Dish Network chairman and CEO Charlie Ergen briefed about 80 analysts at a meeting in the Denver suburbs June 2, addressing some of the more pressing issues that have weighed on the company in recent months and offering hope that the time may be nigh for Dish to finally monetize its highly valuable wireless spectrum.
According to analysts that attended the meeting in a hotel near Dish’s Englewood, Colo., headquarters, Ergen didn’t offer any new information, but his reassurance that Dish is on pace to meet its spectrum buildout requirements, reinvigorated a bullish outlook for the company.
“The time to revisit this name is RIGHT NOW,” Wells Fargo media analyst Marci Ryvicker, who attended the meeting, shouted in a note to clients June 3. Ryvicker added that “transformational talks” among wireless players could begin after the current Federal Communications Commission 600 MHz broadcast spectrum auctions are completed. In her note, she said the “path to monetization will begin in  AT THE LATEST.”
That is the period when Dish can finally begin unencumbered talks with potential partners/lessors for its spectrum, to either build the network out with a partner, lease the licenses to a third party or sell them outright.
According to Ryvicker and other analysts, because of federal regulations around the auction process to prevent collusion among wireless bidders, Dish was unable to hold substantive talks with any major provider that participated in spectrum auctions. The government has held auctions for AWS-3 and AWS-4 wireless spectrum and currently is taking bids for 600 MHz of broadcast spectrum. The timing of the 600 MHz auction is a bit hazy, but regulators expect it to last at least several months. FCC chairman Tom Wheeler has signaled to Congress the auction could drag past October.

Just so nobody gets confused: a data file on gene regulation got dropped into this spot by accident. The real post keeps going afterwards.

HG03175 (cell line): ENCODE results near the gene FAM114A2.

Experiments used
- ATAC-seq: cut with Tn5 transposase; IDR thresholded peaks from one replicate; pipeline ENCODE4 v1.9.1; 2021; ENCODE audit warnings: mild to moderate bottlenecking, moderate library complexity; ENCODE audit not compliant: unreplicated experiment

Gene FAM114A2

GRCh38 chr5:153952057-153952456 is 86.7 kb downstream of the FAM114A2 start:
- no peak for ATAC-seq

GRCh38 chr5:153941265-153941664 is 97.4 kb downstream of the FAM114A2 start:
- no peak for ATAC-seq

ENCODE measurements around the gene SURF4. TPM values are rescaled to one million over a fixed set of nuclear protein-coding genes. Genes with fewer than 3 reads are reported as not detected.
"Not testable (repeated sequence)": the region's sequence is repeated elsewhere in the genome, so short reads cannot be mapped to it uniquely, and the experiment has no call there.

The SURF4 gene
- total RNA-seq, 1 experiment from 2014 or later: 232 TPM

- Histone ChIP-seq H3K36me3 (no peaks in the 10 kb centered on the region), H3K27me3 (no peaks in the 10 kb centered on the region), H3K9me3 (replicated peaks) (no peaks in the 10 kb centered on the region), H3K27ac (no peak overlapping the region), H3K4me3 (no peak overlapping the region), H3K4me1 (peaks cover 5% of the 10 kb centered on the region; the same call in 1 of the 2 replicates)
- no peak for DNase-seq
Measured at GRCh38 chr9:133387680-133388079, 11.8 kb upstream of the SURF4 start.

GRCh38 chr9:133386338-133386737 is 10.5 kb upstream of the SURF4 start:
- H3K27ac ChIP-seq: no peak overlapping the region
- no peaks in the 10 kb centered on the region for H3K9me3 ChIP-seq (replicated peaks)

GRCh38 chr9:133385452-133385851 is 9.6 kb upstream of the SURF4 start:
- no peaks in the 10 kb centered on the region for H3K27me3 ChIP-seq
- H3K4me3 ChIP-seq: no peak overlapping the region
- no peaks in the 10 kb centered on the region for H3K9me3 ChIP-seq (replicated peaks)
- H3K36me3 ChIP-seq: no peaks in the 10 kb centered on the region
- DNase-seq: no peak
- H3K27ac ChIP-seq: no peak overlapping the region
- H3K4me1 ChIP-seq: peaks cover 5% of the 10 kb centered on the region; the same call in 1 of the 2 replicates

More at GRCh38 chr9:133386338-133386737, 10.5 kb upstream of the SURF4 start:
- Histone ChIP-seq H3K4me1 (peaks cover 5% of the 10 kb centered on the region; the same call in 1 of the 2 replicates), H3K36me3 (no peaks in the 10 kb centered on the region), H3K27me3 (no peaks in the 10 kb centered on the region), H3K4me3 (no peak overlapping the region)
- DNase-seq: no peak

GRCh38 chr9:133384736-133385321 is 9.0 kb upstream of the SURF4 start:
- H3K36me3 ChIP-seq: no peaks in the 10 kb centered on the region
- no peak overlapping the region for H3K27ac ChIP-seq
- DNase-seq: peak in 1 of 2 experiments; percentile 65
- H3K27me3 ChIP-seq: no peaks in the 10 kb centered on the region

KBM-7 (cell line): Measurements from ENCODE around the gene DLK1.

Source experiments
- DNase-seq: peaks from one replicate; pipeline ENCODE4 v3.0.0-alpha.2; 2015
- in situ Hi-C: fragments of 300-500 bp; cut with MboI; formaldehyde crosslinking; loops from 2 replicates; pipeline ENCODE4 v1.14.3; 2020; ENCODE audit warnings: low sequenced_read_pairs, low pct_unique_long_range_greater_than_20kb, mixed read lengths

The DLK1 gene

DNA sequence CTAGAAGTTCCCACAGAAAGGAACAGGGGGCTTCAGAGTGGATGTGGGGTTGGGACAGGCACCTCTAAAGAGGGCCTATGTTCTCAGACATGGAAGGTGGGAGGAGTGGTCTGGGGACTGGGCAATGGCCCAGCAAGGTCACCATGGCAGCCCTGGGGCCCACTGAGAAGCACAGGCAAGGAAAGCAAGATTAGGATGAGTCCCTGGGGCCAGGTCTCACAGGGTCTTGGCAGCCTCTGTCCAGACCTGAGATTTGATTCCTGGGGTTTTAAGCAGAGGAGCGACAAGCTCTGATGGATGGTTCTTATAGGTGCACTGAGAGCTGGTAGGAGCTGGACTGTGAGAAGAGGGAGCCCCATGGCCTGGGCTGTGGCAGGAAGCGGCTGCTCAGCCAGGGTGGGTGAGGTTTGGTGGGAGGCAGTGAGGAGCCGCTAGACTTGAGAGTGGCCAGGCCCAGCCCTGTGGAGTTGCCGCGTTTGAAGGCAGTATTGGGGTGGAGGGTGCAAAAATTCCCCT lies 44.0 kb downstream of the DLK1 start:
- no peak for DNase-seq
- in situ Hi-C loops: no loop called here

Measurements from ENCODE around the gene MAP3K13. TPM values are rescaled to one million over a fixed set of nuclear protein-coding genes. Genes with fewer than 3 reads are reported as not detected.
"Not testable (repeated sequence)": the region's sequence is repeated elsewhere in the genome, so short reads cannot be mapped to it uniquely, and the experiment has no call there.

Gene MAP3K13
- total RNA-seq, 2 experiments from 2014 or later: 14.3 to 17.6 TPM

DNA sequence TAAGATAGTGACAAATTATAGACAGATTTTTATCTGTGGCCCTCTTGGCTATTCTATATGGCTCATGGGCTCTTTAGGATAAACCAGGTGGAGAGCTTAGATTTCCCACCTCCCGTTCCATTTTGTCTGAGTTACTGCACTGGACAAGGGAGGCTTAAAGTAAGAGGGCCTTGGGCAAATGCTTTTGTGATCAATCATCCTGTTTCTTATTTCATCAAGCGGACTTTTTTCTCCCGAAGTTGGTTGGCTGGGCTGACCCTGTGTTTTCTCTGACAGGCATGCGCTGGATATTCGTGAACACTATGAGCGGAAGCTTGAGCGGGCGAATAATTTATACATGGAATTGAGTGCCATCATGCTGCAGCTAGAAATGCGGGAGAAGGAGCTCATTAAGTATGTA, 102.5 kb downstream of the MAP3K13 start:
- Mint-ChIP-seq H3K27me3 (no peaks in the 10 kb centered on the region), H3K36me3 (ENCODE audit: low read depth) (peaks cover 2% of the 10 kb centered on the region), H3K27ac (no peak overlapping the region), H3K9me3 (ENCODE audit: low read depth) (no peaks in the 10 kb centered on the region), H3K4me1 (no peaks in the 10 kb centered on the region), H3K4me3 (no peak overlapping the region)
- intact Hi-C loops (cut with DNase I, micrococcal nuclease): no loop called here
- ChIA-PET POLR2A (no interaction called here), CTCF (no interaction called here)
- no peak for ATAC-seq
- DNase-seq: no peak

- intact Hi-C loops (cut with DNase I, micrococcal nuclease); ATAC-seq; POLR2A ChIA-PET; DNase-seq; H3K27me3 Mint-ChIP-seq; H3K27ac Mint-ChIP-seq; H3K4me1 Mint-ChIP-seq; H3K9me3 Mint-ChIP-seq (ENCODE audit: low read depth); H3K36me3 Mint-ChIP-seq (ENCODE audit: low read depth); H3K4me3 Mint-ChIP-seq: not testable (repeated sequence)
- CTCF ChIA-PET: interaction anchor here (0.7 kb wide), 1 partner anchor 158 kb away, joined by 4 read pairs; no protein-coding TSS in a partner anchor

“…For the first time in three years, given restrictions around the AWS-3 auction, they will be able to talk to potential partners / lessors,” said Pivotal Research Group CEO and senior media & communications analyst Jeff Wlodarczak.
Dish investors were equally optimistic, driving the stock up 5.5% ($2.95 per share) on June 2 to $53.68 each. The stock is up about 22% since May 5.Dish shares fell slightly in afternoon trading June 3 to $53.60 each, down 8 cents each or 0.15% per share.
Dish’s 80 MHz of wireless spectrum has been the main reason to own the stock over the past few years, with some analysts valuing the spectrum at as much as $20 billion.
According to federal regulations, Dish has until 2020 to build out the spectrum or risk losing it. At the analyst meeting, Ergen reassured analysts that the company will meet that deadline.
In her note, Ryvicker wrote that Ergen “finally put the timing issue to bed,” telling the crowd that when other carriers begin building out their AWS-3 spectrum in 2017 and 2018, Dish will be next to them.
“Charlie could not have been clearer– he has never missed an FCC deadline and doesn’t intend to do so now,” Ryvicker wrote. She added that recent moves to incorporate its licenses in two bands – Band 66 and Band 70 – allows for the Dish spectrum to be placed in chip sets, which makes it a more attractive build-out partner.
Ergen also addressed issues brought up about a month ago by hedge fund Kerrisdale Capital Management, which has raised $100 million in a special fund for the sole purpose of shorting Dish shares. Kerrisdale estimated then that Dish stock was worth about $20 per share, or about half its price at the time.
Kerrisdale raised eight points to short Dish, and at the June 2 meeting, Ergen answered all of them, according to Ryvicker.
Ergen also quashed the idea that other carriers aren’t interested in its spectrum.
“We wish people would stop calling…..It isn’t just T [AT&T] and VZ [Verizon],” he said at the meeting, according to Ryvicker’s report, adding that foreign carriers, new media and cable operators were among the interested.
Despite the analyst optimism, Kerrisdale chief investment officer Sahm Adrangi said he still holds to the thesis that Dish is overvalued.
“The stock price movement isn’t indicative of how things will play out,” Adrangi said in an interview. “There haven’t been any actual events. Our argument is ultimately that $20 billion of value will not be realized.”